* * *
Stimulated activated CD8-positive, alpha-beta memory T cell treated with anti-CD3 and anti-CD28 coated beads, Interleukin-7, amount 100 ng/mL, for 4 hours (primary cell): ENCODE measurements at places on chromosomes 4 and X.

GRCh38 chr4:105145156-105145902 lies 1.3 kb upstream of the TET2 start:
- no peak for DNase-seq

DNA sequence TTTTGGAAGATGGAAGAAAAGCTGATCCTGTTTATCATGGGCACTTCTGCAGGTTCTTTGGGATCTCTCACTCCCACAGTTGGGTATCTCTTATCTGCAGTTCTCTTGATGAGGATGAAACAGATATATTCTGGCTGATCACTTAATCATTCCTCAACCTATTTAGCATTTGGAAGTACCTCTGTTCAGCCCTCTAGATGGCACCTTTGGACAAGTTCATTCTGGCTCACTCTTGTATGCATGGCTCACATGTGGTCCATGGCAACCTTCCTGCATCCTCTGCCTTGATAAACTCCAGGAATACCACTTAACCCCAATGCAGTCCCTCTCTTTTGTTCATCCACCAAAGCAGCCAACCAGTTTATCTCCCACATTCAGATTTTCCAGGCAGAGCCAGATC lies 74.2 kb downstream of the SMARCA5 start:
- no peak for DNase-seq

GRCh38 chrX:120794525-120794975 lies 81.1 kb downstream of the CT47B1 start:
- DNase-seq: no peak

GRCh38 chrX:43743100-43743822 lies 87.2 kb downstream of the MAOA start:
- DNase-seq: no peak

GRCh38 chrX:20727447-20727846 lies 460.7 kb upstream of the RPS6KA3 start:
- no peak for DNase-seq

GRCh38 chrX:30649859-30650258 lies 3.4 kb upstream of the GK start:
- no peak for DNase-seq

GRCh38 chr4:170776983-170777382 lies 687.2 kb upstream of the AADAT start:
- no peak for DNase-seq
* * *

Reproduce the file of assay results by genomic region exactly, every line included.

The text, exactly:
Stimulated activated CD8-positive, alpha-beta memory T cell treated with anti-CD3 and anti-CD28 coated beads, Interleukin-7, amount 100 ng/mL, for 4 hours (primary cell): ENCODE measurements at places on chromosomes 4 and X.

GRCh38 chr4:105145156-105145902 lies 1.3 kb upstream of the TET2 start:
- no peak for DNase-seq

DNA sequence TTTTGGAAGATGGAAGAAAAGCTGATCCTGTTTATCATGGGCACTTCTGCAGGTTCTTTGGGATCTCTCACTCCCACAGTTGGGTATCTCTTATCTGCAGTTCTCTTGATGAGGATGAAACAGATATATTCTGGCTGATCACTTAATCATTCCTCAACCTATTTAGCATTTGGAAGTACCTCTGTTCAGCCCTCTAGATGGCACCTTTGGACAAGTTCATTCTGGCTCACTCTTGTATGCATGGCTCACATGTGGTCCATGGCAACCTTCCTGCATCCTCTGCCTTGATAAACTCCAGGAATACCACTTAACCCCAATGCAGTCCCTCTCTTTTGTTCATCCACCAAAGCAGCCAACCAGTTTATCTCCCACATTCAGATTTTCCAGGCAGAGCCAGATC lies 74.2 kb downstream of the SMARCA5 start:
- no peak for DNase-seq

GRCh38 chrX:120794525-120794975 lies 81.1 kb downstream of the CT47B1 start:
- DNase-seq: no peak

GRCh38 chrX:43743100-43743822 lies 87.2 kb downstream of the MAOA start:
- DNase-seq: no peak

GRCh38 chrX:20727447-20727846 lies 460.7 kb upstream of the RPS6KA3 start:
- no peak for DNase-seq

GRCh38 chrX:30649859-30650258 lies 3.4 kb upstream of the GK start:
- no peak for DNase-seq

GRCh38 chr4:170776983-170777382 lies 687.2 kb upstream of the AADAT start:
- no peak for DNase-seq